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The Oxford dictionary of medical quotations
  1. A Compston

    Statistics from

    P McDonald, Oxford: Oxford University Press, 2003, £25.00 (hardback), pp 212. ISBN 0-19-263047-4

    There are Oxford dictionaries of practically everything but not until now of medical quotations. The literary minded doctor need no longer be limited to the 15 or so entries in the regular Oxford University Press Dictionary of quotations when searching for something with which to get started a medical thesis, or display learning at lectures to rotaries clubs on the short arm of chromosome 6. Here are corralled all the most apt aphorisms an after dinner medical speaker should want. Or are they?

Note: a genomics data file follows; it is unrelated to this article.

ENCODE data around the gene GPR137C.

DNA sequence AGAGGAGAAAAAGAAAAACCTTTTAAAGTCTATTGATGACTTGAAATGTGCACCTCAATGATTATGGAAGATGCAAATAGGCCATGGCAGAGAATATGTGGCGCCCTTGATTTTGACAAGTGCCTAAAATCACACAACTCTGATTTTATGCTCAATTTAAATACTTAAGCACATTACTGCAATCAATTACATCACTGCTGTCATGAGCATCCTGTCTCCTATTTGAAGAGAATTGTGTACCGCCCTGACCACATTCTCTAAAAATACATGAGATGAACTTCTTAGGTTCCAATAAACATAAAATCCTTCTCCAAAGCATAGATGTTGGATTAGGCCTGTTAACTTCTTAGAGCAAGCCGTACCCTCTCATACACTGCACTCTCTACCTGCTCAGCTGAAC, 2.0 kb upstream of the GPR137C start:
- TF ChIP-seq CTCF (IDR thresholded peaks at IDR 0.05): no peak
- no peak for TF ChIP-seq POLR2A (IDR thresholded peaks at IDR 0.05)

Peter McDonald has definitely found more statements by and relating to medicine than before. Roughly half is text listed by author to which are appended birth and death dates (where applicable—some aphorists are happily still extant) and a statement of occupation. Roughly half is text indexed as keywords linking quotes on one theme to their various authors and spokespeople. Cross reference would have been easier if the text columns had been numbered or lined—occasionally it takes some searching to find the well-honed chiselled phrase that encapsulates the very essence of bubo, erysipelas, or fistula. Not all quotators are medical men or women. And not all his sources are listed as McDonald assembles this A–Z of quasi-medical sayings. But he has clearly torn many bits out of throwaway journals (Hospital Doctor and the Canadian Medical Association Journal seem to have commissioned more wise remarks than other contemporary medical magazines) in selecting statements from the very old (Hammurabi, King of Babylon, 1728–1686 BC, on teeth for a tooth) and the quite young (G Spence, orthopaedic surgeon born 1971, on audit). Are any memorable or immediately usable? Not many to my taste. Probably the most memorable and wittier (WC Fields: “after 3 days in hospital, I took a turn for the nurse”; although this is not a book of medical jokes) are the swipes and asides at medicine by outsiders. The themes are familiar—pomposity, fake competence, and a liking for drink and cash. Quotations from the living are in the main rather banal, some laboured, and often obscure to the point of needing to be read twice in order to spot the reason for selection. Too few raise a dutiful smirk or nod of approval for their sagacity. Some of the missing biographical information should have been rather easy to locate. The most quoted people are good old Anon, Hippocrates, Osler, the Mayo brothers (of clinic fame), Shakespeare, Oliver Wendell Holmes, Claude Bernard, Bernard Shaw, and the Bible. As useful is Peter McDonald’s other approach of creating a keyword index from which contributing authors are found by secondary intention. Here the longer entries—death, doctor, disease, health, life et al–are awfully general. Readers may have some difficulty identifying a useful stem linking into a pithy stream of apt quotations on the short arm of chromosome 6.

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